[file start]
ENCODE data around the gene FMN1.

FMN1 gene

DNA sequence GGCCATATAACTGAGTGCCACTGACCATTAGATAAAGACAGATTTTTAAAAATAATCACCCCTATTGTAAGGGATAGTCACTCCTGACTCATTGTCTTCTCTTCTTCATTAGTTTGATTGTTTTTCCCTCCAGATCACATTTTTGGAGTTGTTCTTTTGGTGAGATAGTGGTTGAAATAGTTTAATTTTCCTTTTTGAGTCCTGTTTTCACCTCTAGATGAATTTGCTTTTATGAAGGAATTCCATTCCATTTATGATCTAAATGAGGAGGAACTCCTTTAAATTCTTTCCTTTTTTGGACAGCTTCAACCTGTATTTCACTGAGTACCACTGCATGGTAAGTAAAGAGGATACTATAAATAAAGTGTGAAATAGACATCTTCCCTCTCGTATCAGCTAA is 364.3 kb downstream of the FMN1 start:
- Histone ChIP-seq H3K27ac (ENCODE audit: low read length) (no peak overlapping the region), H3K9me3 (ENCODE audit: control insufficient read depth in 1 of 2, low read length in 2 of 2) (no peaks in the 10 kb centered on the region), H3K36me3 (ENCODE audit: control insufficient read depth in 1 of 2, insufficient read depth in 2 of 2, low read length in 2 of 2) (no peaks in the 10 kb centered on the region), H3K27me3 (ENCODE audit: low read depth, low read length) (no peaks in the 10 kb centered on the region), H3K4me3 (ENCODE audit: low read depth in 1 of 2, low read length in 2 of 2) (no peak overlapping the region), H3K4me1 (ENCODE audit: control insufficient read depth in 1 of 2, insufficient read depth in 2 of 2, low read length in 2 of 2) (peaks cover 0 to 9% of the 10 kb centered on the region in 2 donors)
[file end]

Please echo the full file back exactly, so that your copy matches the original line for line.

ENCODE data around the gene FMN1.

FMN1 gene

DNA sequence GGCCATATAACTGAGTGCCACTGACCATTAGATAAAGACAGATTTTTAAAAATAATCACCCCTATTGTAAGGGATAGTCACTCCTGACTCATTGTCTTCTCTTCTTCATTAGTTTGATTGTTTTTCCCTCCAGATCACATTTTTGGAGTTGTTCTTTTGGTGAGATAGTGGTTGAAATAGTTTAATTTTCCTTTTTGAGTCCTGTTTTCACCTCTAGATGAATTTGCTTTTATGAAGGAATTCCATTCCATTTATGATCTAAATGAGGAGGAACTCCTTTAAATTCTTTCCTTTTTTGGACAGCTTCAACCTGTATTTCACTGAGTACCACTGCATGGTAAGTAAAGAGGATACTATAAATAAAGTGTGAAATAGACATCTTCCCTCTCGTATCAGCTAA is 364.3 kb downstream of the FMN1 start:
- Histone ChIP-seq H3K27ac (ENCODE audit: low read length) (no peak overlapping the region), H3K9me3 (ENCODE audit: control insufficient read depth in 1 of 2, low read length in 2 of 2) (no peaks in the 10 kb centered on the region), H3K36me3 (ENCODE audit: control insufficient read depth in 1 of 2, insufficient read depth in 2 of 2, low read length in 2 of 2) (no peaks in the 10 kb centered on the region), H3K27me3 (ENCODE audit: low read depth, low read length) (no peaks in the 10 kb centered on the region), H3K4me3 (ENCODE audit: low read depth in 1 of 2, low read length in 2 of 2) (no peak overlapping the region), H3K4me1 (ENCODE audit: control insufficient read depth in 1 of 2, insufficient read depth in 2 of 2, low read length in 2 of 2) (peaks cover 0 to 9% of the 10 kb centered on the region in 2 donors)